gerrymander jĕr´ēmăn˝dər, gĕr– [key], in politics, rearrangement of voting districts so as to favor the party in power. The objective is to create as many districts as possible in areas of known support and to concentrate the opposition's strength into as few districts as possible, and extremely irregular boundary lines are sometimes necessary to obtain the results desired. The term has also been used to describe the similar creation of voting districts to favor the election of a candidate from a specific racial or ethnic group. The U.S. Supreme Court has placed (1964) the vague limit of compact districts of contiguous territory on such apportionment schemes, and also has reversed redistricting where there is evidence of racially based gerrymandering. However, in 2019, the Court narrowly ruled that federal courts had no consitutional or legal authority or standards for intervening in cases of partisan gerrymandering. A number of state courts, however, have ruled that patently partisan gerrymandering violates the state constitution. The origin of the term, though by no means the origin of the practice, was in such an arrangement made by the Massachusetts Jeffersonians when Elbridge Gerry was governor.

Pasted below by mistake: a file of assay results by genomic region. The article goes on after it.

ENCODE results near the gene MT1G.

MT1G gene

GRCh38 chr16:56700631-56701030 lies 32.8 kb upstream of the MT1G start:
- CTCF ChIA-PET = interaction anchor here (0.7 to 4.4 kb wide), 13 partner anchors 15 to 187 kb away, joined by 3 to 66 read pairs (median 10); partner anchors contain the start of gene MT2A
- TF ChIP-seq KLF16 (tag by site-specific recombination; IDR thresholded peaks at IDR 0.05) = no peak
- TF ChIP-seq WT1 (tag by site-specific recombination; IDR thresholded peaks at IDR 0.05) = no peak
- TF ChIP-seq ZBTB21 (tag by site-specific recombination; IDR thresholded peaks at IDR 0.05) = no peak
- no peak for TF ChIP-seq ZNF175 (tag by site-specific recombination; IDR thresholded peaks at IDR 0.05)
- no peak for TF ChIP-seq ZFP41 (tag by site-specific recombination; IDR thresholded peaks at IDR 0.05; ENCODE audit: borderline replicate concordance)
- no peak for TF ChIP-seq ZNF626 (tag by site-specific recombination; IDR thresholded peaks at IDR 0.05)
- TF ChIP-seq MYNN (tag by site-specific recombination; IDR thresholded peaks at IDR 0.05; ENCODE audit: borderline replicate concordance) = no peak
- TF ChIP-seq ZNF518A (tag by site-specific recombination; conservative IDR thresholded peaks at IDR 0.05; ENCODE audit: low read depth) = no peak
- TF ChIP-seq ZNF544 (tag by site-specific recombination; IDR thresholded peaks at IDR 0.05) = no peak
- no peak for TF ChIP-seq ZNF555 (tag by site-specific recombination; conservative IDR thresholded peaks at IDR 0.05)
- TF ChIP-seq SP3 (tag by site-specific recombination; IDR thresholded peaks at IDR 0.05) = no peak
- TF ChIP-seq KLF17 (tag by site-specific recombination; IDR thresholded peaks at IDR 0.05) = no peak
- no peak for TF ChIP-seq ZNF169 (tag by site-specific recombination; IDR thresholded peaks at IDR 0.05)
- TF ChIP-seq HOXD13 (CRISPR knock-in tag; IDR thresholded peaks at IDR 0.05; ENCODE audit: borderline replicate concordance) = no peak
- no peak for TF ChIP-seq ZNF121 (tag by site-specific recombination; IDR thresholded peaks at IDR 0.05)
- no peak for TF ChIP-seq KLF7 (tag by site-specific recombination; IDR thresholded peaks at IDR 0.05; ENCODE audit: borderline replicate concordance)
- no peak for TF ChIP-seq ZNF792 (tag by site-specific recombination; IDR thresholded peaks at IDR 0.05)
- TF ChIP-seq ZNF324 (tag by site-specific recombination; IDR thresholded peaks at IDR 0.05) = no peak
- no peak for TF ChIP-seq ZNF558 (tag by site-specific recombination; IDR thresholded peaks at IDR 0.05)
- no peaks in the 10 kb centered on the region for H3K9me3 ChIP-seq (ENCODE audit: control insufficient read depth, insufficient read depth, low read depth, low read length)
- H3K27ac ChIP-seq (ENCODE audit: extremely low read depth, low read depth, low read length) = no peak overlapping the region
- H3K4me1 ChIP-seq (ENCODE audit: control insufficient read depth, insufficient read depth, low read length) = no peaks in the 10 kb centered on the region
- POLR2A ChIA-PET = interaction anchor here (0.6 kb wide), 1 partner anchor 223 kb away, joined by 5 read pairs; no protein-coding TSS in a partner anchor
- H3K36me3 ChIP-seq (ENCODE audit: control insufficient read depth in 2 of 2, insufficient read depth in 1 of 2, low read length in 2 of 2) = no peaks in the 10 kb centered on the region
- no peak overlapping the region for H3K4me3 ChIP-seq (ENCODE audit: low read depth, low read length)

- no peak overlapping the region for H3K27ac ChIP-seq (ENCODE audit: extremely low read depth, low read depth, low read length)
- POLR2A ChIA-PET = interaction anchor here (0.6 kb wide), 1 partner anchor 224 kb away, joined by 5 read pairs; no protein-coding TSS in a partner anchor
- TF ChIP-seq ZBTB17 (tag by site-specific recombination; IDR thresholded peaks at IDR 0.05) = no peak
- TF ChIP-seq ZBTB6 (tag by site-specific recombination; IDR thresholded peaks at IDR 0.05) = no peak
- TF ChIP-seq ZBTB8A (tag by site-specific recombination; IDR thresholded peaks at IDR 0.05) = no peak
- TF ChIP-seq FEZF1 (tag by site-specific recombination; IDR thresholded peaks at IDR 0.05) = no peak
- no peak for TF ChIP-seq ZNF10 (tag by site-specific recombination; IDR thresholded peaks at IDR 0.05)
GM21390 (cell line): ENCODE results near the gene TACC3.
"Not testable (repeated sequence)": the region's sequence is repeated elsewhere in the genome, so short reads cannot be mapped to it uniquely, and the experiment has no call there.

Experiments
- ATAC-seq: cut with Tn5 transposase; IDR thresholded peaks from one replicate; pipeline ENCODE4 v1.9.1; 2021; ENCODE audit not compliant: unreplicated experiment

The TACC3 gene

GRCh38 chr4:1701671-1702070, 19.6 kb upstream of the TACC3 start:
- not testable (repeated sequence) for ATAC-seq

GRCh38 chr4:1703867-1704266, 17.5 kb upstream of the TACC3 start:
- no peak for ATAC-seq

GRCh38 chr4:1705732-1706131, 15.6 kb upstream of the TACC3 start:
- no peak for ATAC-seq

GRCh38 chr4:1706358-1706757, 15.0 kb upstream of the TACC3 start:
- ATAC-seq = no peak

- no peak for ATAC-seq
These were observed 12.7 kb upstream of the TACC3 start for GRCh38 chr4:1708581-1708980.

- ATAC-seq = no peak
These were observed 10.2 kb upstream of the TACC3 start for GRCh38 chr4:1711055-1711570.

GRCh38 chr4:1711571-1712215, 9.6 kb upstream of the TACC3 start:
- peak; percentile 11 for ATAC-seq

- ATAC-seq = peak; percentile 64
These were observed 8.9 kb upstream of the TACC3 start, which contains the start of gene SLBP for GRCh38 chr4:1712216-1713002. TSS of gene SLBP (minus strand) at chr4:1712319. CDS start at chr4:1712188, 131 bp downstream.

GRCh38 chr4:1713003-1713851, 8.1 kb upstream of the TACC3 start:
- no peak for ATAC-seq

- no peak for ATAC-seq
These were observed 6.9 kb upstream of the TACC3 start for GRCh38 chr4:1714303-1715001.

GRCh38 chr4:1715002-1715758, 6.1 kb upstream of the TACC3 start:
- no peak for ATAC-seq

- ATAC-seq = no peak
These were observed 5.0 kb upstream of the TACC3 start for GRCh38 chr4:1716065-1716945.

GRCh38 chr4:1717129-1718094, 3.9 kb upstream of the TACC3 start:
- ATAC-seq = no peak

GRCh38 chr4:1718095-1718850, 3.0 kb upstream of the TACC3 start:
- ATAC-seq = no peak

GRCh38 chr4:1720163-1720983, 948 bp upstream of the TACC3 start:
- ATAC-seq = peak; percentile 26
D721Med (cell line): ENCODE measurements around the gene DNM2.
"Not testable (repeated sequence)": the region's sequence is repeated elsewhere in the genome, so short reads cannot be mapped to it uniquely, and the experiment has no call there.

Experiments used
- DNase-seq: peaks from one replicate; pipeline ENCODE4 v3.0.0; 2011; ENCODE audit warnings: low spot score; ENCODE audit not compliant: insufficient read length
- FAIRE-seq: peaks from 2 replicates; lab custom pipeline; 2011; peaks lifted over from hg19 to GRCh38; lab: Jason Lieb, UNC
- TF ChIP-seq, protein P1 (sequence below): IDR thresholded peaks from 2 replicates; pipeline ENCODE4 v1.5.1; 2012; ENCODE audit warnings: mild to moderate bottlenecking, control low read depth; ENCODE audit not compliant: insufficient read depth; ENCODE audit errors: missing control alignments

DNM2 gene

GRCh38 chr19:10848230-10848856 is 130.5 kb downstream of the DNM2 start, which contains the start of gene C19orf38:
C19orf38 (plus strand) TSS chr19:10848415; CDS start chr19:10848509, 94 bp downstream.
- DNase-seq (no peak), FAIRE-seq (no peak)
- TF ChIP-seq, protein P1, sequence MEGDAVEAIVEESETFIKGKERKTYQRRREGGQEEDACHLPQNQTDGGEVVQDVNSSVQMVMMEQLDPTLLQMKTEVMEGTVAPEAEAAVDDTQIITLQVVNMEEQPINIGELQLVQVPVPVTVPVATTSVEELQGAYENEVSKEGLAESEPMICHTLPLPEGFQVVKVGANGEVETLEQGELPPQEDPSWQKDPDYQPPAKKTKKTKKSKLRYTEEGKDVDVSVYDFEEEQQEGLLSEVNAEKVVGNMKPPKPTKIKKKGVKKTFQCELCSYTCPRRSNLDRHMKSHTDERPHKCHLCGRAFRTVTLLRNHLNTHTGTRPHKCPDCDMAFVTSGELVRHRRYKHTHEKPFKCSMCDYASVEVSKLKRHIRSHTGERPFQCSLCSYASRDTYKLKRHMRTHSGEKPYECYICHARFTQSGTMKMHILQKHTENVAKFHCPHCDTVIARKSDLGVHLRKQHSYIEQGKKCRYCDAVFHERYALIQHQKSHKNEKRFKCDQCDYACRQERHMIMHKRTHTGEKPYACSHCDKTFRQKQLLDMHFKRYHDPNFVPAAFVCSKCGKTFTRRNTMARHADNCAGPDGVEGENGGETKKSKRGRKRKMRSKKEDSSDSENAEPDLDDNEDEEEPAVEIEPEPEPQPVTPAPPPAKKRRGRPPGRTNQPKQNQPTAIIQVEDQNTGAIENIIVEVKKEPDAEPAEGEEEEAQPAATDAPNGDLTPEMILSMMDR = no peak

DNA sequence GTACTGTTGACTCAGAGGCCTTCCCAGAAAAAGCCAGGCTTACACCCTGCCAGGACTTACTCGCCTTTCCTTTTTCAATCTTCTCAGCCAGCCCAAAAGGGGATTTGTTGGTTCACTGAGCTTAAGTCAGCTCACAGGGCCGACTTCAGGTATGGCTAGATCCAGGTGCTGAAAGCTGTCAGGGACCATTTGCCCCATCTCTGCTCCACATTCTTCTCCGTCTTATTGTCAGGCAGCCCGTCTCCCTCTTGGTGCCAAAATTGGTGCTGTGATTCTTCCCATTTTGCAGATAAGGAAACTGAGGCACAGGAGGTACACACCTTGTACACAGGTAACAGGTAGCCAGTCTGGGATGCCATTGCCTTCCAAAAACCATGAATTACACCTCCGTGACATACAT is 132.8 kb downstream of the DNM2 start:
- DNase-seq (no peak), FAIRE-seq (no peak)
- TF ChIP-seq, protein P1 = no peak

See E. C. Griffith, The Rise and Development of the Gerrymander (1907, repr. 1974).

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